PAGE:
ShareLife urges creative ways to give

  • February 19, 2010
{mosimage}TORONTO - Giving to charity doesn’t necessarily mean having to write a cheque or digging around in your pockets for bills and change.

At the archdiocese of Toronto, Paul Nazareth, manager of planned giving and personal gifts, gets to see a variety of creative givers, including one donor who gives to 25 different charities all at once through the gift of stocks.

“Giving stocks is the smartest way to give in Canada,” Nazareth said. “By giving stocks, they eliminate their capital gain.”

He added it’s also an easy way to keep track of your donations, if like the mentioned giver, you divide it up all at once, indicating where you’d like each portion of your money to go. Many people do this and include a portion destined for the yearly ShareLife campaign, which kicks off Feb. 20.

“People are able to give more this way and it doesn’t cost them more.”

Other ways abound, such as giving through life insurance or making use of a new system that allows people to donate interest to designated charities through their bank.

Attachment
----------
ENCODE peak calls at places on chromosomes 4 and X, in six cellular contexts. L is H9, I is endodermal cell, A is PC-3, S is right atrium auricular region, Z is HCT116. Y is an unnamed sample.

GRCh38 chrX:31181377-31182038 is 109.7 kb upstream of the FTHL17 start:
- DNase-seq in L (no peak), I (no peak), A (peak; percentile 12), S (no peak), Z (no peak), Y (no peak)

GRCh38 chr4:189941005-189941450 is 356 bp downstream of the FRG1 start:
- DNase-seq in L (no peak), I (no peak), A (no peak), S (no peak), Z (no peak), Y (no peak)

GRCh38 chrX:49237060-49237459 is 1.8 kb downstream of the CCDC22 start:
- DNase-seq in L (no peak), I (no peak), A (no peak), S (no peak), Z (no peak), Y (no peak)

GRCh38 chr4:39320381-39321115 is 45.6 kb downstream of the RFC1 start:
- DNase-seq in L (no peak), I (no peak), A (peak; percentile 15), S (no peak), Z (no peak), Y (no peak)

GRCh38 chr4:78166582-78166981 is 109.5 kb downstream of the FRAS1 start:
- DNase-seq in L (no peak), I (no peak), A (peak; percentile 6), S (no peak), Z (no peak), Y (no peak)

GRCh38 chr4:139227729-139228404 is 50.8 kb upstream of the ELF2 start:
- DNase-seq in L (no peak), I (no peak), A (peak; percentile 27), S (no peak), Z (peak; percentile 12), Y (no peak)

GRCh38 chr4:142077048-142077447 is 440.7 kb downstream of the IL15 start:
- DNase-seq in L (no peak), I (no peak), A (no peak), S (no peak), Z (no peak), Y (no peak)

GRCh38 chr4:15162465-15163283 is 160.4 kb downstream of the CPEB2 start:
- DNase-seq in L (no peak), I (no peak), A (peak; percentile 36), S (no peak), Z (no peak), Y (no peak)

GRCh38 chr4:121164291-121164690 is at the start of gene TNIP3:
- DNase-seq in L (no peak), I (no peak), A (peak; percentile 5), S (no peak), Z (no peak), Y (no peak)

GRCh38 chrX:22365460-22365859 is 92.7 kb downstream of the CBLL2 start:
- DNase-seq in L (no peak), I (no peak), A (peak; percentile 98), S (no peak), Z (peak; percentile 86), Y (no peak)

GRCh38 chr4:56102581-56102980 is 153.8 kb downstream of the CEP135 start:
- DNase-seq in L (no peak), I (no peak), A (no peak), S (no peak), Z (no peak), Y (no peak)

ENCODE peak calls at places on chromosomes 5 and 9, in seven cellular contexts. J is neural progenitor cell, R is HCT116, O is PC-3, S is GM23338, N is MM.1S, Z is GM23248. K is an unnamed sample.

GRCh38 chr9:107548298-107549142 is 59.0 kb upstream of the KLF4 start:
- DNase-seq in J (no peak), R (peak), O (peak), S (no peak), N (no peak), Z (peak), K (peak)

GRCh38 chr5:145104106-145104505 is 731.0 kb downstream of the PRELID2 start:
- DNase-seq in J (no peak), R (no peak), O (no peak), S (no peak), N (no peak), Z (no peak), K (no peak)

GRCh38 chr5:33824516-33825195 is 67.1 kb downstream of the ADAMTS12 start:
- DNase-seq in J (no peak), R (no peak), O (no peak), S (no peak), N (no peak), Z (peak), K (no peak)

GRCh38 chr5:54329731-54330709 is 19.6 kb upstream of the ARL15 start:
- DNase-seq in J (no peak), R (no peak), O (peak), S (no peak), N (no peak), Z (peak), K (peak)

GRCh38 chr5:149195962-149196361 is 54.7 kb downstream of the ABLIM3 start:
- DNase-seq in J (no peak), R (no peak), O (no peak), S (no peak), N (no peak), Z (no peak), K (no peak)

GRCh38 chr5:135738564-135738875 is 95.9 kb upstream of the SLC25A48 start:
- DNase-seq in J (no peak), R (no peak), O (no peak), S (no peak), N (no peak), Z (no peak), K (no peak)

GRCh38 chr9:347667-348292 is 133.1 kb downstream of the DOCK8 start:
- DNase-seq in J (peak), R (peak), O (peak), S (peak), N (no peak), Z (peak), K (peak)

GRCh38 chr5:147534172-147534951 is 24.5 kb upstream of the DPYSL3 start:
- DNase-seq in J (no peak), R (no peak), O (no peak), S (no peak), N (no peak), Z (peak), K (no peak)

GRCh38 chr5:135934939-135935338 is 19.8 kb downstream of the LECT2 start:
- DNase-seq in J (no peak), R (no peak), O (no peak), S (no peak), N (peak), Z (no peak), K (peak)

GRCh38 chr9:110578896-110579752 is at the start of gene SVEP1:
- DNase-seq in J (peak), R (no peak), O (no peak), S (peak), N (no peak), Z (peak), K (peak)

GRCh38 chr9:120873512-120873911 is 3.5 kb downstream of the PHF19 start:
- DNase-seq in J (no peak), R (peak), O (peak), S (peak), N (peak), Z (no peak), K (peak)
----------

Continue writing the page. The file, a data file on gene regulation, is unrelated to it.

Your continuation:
Whatever it may be, Nazareth encourages these givers to keep putting empty envelopes into the collection plate at Mass.

“I have easily about 250 parishioners putting empty envelopes into the collection every week all over the diocese for a variety of different reasons,” he said.

For one, it sets an example for their fellow parishioners and children, who might otherwise think they aren’t donating to the church.

“That’s the tough thing of being in a small community,” he said. “Parishioners will actually call people to the carpet on that (not putting anything in the collection plate).”

Having envelopes in their name also gives them the option to contribute extra money, if they’ve been blessed with extra cash, which Nazareth said happens often.

Another way to give creatively is to use your tax returns.

“Some people say they are nervous taking tax receipts for the gifts they give to the church because they say ‘oh I shouldn’t benefit from my gifts to God,’ ” he said. “We just tell them ‘if you really feel that way, you can actually give a portion of your tax return back to the church.’ ”

Or they can give it to charities or ministries not funded through church collections and appeals.

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